Laly specializes in human-wildlife conflict prevention, species conservation focusing on lions and other big cats, community empowerment and engagement in natural resource management, and the development of conservation incentives for rural people. As a female CEO in East African conservation, Laly is often one of few women at the senior leadership table, a responsibility she does not take lightly. In 2018, Laly became an invited member of the Ngorongoro Conservation Area Authority Research Advisory Committee. She is an accomplished speaker, a Distinguished Alumna of the Yale Tropical Resources Institute, a National Geographic Explorer, a recipient of the 2016 Lowell Thomas Award for Open Space Conservation, and a 2019 Women of Discovery Awardee. In 2019, Laly was honored to be named a “Woman of Impact” by the National Geographic Society and featured among some of the world’s leading female visionaries in Women of Impact: Changing the World, a one-hour documentary aired on the National Geographic Channel.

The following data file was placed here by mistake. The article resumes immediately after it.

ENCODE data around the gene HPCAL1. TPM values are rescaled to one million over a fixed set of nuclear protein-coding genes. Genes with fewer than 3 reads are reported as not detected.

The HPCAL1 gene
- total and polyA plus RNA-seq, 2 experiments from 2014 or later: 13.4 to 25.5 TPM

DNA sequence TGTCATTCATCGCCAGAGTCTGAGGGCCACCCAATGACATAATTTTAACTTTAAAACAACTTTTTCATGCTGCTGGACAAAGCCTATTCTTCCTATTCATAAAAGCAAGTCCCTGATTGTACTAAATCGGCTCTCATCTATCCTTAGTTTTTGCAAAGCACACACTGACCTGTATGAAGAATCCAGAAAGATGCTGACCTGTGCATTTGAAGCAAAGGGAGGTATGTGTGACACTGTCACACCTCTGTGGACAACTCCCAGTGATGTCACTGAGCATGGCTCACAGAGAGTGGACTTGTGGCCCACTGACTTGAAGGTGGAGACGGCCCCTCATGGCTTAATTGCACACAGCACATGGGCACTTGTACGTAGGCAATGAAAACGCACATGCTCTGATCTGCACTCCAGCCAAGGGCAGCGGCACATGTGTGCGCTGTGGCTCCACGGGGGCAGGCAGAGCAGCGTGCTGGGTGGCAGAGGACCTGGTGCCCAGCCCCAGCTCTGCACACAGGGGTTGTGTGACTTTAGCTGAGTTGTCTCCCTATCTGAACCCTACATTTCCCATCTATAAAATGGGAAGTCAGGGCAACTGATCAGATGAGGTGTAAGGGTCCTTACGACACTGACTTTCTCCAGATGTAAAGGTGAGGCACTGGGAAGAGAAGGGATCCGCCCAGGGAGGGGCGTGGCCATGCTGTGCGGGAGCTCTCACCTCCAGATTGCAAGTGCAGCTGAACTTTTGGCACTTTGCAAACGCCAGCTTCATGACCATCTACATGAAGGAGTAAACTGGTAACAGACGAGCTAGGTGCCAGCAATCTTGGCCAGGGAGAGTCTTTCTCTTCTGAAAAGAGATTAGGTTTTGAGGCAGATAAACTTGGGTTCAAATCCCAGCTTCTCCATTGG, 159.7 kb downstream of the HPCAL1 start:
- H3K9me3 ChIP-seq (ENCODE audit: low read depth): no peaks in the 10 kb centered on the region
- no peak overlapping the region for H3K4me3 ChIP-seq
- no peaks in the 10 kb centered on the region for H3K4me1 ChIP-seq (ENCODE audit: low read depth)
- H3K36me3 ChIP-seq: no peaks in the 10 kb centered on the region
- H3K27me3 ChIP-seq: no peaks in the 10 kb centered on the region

Many thanks to SOME OF OUR RECENT inspirational speakers:
- Dr. Luke Hunter, Executive Director of the Big Cats Program, Wildlife Conservation Society
- Dr. Amy Dickman, Director, Ruaha Carnivore Project
- Dr. Charles Foley, Director, Tanzania Conservation and Research Program, Lincoln Park Zoo
- Dr. Tara Harris, Coordinator of the Tiger Species Survival Plan® and Tiger Conservation Campaign
- Dr. Julian and Steph Fennessy, Co-Founders, Giraffe Conservation Foundation, Namibia